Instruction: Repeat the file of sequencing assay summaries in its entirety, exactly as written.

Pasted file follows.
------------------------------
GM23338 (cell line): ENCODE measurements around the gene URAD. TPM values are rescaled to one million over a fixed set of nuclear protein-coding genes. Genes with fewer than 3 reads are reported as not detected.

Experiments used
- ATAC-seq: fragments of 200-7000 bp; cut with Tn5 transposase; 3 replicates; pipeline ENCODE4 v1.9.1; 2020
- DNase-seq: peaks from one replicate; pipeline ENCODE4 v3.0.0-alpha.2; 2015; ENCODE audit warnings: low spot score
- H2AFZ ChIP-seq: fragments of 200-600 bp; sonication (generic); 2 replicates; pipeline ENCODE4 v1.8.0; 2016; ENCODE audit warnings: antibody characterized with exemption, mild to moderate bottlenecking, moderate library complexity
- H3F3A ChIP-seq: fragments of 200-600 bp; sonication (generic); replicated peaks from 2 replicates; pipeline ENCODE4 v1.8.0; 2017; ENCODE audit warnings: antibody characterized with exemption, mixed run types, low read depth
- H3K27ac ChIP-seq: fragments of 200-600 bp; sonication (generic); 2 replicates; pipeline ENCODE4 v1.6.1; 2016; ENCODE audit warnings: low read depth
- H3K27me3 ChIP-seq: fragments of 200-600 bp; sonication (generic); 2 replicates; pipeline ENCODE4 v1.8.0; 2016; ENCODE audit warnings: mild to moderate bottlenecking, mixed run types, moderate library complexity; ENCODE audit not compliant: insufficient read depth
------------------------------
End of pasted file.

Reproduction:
GM23338 (cell line): ENCODE measurements around the gene URAD. TPM values are rescaled to one million over a fixed set of nuclear protein-coding genes. Genes with fewer than 3 reads are reported as not detected.

Experiments used
- ATAC-seq: fragments of 200-7000 bp; cut with Tn5 transposase; 3 replicates; pipeline ENCODE4 v1.9.1; 2020
- DNase-seq: peaks from one replicate; pipeline ENCODE4 v3.0.0-alpha.2; 2015; ENCODE audit warnings: low spot score
- H2AFZ ChIP-seq: fragments of 200-600 bp; sonication (generic); 2 replicates; pipeline ENCODE4 v1.8.0; 2016; ENCODE audit warnings: antibody characterized with exemption, mild to moderate bottlenecking, moderate library complexity
- H3F3A ChIP-seq: fragments of 200-600 bp; sonication (generic); replicated peaks from 2 replicates; pipeline ENCODE4 v1.8.0; 2017; ENCODE audit warnings: antibody characterized with exemption, mixed run types, low read depth
- H3K27ac ChIP-seq: fragments of 200-600 bp; sonication (generic); 2 replicates; pipeline ENCODE4 v1.6.1; 2016; ENCODE audit warnings: low read depth
- H3K27me3 ChIP-seq: fragments of 200-600 bp; sonication (generic); 2 replicates; pipeline ENCODE4 v1.8.0; 2016; ENCODE audit warnings: mild to moderate bottlenecking, mixed run types, moderate library complexity; ENCODE audit not compliant: insufficient read depth